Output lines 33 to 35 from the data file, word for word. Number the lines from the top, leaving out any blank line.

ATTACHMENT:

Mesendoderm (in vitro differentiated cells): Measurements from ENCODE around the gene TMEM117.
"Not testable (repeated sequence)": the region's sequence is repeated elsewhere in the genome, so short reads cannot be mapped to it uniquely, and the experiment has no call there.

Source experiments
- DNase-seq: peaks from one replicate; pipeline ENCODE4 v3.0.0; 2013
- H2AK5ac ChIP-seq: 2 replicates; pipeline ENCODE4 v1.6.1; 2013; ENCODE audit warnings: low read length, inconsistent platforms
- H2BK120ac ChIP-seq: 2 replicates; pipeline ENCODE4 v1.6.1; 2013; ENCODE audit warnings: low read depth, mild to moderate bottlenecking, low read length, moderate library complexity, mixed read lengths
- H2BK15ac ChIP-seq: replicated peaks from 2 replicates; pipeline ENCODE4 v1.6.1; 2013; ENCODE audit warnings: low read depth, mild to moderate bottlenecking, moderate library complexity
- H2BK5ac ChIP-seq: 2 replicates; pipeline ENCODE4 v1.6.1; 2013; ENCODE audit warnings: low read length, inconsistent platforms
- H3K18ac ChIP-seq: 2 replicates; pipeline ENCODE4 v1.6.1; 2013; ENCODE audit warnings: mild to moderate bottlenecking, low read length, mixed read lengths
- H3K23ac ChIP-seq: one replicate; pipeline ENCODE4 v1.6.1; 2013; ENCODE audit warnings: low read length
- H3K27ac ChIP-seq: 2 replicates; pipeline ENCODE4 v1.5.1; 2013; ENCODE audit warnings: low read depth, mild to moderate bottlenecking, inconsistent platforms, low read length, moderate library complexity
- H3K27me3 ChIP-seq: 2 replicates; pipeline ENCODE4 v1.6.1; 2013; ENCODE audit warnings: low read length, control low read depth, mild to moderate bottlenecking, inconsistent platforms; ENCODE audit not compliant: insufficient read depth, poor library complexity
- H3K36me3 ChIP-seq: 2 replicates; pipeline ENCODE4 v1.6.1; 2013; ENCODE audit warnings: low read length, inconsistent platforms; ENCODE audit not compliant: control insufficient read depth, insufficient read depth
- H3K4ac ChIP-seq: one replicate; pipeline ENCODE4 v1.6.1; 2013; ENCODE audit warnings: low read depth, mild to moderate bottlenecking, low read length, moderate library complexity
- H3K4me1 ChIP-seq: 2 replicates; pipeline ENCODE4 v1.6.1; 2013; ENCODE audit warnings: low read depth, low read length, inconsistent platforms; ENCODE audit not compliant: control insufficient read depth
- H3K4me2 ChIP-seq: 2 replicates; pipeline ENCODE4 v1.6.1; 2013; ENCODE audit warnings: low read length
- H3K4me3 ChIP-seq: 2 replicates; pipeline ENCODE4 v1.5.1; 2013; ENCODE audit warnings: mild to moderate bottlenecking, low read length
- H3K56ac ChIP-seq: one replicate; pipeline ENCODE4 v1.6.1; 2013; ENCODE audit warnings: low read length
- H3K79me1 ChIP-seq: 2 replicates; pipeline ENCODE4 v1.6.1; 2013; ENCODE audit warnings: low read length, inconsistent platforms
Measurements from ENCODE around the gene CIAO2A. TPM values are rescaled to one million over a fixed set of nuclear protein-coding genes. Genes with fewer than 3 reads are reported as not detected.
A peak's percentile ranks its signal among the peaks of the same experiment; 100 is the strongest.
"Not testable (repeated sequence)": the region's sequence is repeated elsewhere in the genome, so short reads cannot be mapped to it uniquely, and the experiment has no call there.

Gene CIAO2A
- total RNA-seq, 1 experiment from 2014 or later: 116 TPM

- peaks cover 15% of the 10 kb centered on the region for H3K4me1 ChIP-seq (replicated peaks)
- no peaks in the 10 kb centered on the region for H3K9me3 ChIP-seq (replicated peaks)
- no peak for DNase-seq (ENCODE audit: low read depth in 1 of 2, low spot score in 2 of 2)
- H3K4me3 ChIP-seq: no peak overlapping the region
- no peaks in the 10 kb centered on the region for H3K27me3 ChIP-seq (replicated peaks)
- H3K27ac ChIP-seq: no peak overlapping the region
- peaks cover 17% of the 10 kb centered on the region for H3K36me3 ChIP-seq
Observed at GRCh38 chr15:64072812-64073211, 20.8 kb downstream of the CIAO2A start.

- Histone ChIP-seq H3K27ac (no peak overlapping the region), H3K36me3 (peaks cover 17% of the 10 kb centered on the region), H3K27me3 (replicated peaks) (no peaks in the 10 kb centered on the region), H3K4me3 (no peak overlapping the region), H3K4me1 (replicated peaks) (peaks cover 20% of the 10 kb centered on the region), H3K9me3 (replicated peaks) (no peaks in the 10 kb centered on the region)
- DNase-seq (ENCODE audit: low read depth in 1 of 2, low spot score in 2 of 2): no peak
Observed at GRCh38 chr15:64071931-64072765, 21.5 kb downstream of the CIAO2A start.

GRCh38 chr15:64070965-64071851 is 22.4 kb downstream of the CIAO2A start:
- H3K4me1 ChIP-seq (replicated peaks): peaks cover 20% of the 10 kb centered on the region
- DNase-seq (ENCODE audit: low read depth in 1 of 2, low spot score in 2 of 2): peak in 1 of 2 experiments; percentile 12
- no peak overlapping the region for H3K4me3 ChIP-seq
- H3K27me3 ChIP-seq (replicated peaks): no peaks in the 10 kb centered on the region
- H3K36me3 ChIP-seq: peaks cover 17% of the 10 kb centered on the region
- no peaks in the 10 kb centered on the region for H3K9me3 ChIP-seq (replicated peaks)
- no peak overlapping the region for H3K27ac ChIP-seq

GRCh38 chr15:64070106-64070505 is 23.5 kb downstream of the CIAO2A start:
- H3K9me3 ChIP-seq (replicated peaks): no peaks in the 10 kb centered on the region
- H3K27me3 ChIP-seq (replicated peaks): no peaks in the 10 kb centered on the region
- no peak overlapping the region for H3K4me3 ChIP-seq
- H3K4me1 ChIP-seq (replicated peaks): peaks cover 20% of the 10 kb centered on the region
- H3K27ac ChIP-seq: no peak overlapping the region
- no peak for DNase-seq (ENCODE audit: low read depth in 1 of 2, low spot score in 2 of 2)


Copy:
- Histone ChIP-seq H3K27ac (no peak overlapping the region), H3K36me3 (peaks cover 17% of the 10 kb centered on the region), H3K27me3 (replicated peaks) (no peaks in the 10 kb centered on the region), H3K4me3 (no peak overlapping the region), H3K4me1 (replicated peaks) (peaks cover 20% of the 10 kb centered on the region), H3K9me3 (replicated peaks) (no peaks in the 10 kb centered on the region)
- DNase-seq (ENCODE audit: low read depth in 1 of 2, low spot score in 2 of 2): no peak
Observed at GRCh38 chr15:64071931-64072765, 21.5 kb downstream of the CIAO2A start.